Musicians Use Rubber Chicken to Masterfully Recreate Classical Music

Rubber Chicken Music

The squeaky rubber chicken has a reputation as being a joke toy, but as a musical instrument? Not so much. But as the classically-trained musician Eddy Chen demonstrates, the silly creature can recreate beautiful tunes. One of his latest performances is a cover of “Pachelbel’s Canon,” first composed by Johann Pachelbel in the 19th century. In a video, Chen shows how he’s able to masterfully mimic the original song by strategically squeezing the chicken. The result is as amusing as it is impressive.

Surprisingly, “Pachelbel’s Canon” isn’t the first instance of a rubber chicken being used as an instrument. It’s been done many times throughout Chen’s musical endeavor called TwoSet Violin. Together with fellow musician Brett Yang, their goal is to “make classical music relevant to the modern generation through fun, humor, and simplicity.” They’ve recorded several videos in which one of them will play a violin or piano and the other will accompany with one or more squeaky chickens.

Watch a selection of classical pieces performed by the TwoSet Violin guys, below.

Did you ever expect a rubber chicken to be a musical instrument? The music duo TwoSet Violin cover iconic classical songs using one (or more) of these silly, squeaky toys.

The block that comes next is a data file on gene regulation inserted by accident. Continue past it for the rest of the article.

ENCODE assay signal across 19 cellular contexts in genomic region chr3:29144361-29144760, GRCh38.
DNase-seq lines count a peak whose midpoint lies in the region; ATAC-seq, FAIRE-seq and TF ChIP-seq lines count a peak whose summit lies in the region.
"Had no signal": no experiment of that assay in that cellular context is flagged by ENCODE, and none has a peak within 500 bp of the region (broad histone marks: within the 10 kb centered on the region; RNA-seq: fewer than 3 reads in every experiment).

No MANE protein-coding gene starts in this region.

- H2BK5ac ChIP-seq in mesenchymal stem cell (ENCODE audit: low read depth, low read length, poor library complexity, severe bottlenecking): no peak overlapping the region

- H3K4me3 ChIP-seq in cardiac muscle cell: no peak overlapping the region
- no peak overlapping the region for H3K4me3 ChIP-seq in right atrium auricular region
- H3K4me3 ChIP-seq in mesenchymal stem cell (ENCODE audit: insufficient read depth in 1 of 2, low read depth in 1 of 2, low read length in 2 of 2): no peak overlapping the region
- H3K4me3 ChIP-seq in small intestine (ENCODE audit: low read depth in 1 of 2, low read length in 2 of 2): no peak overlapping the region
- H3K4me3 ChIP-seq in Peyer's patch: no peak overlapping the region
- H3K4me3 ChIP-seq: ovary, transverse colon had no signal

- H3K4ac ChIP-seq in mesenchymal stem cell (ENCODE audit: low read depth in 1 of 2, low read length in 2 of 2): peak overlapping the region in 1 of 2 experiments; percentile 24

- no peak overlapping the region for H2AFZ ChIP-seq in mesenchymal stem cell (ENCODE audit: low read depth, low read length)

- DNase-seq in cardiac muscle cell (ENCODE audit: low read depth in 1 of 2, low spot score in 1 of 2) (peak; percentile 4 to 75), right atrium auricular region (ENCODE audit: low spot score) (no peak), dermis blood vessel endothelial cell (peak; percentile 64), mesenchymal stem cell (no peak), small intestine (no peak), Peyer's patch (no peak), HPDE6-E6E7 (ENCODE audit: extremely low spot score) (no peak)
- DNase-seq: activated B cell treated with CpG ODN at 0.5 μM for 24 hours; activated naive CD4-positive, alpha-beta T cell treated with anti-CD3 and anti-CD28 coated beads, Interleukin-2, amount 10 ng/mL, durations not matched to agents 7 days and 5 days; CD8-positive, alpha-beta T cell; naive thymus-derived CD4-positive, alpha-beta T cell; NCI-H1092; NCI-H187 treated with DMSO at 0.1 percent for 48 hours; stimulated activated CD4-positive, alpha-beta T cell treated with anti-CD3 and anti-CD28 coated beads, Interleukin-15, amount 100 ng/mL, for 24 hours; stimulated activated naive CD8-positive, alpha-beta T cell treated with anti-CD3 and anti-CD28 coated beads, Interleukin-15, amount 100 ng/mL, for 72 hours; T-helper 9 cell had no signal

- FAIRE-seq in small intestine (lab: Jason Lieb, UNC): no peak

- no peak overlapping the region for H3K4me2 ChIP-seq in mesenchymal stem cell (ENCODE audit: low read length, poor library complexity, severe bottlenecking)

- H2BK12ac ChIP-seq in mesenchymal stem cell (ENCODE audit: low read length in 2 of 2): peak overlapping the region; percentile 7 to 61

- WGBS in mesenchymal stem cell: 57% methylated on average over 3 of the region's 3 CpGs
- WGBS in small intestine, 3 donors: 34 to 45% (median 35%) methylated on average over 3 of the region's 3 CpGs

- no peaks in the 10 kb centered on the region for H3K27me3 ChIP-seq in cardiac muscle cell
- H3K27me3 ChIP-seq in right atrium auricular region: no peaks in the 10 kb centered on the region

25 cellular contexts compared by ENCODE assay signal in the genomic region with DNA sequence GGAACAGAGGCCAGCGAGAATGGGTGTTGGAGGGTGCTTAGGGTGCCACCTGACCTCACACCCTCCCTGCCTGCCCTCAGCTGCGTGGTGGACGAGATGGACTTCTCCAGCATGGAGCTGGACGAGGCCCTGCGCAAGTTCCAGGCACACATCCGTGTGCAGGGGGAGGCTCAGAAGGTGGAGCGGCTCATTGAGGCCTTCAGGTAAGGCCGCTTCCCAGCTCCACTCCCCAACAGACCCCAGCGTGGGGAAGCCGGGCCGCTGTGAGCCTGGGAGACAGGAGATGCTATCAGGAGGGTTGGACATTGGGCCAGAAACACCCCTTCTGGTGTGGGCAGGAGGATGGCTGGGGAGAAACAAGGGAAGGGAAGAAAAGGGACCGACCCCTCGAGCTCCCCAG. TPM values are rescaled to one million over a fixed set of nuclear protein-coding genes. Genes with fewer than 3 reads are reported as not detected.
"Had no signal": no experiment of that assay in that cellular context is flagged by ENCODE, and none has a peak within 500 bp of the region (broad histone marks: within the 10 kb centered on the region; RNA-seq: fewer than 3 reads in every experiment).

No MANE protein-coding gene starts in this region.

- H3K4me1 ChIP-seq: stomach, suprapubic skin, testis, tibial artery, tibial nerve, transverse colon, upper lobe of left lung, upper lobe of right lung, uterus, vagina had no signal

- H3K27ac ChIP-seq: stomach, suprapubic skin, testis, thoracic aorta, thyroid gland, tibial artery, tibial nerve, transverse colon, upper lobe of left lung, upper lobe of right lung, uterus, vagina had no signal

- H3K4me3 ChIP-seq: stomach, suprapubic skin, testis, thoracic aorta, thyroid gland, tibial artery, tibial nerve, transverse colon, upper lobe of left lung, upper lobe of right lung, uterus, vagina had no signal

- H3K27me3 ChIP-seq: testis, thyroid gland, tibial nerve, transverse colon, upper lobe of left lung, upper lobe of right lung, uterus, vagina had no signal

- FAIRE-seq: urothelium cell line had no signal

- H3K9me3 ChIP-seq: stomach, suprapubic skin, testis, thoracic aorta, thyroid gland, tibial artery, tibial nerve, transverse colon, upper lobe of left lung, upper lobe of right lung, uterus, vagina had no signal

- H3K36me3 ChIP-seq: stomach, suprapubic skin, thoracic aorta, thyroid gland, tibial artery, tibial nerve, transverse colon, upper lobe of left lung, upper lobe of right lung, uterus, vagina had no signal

TwoSet Violin: Website | YouTube | Facebook | Instagram
h/t: [Open Culture]

All images via TwoSet Violin.

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Sara Barnes

Sara Barnes is a Staff Editor at My Modern Met, Manager of My Modern Met Store, and co-host of the My Modern Met Top Artist Podcast. As an illustrator and writer living in Seattle, she chronicles illustration, embroidery, and beyond through her blog Brown Paper Bag and Instagram @brwnpaperbag. She wrote a book about embroidery artist Sarah K. Benning titled 'Embroidered Life' that was published by Chronicle Books in 2019. Sara is a graduate of the Maryland Institute College of Art. She earned her BFA in Illustration in 2008 and MFA in Illustration Practice in 2013.
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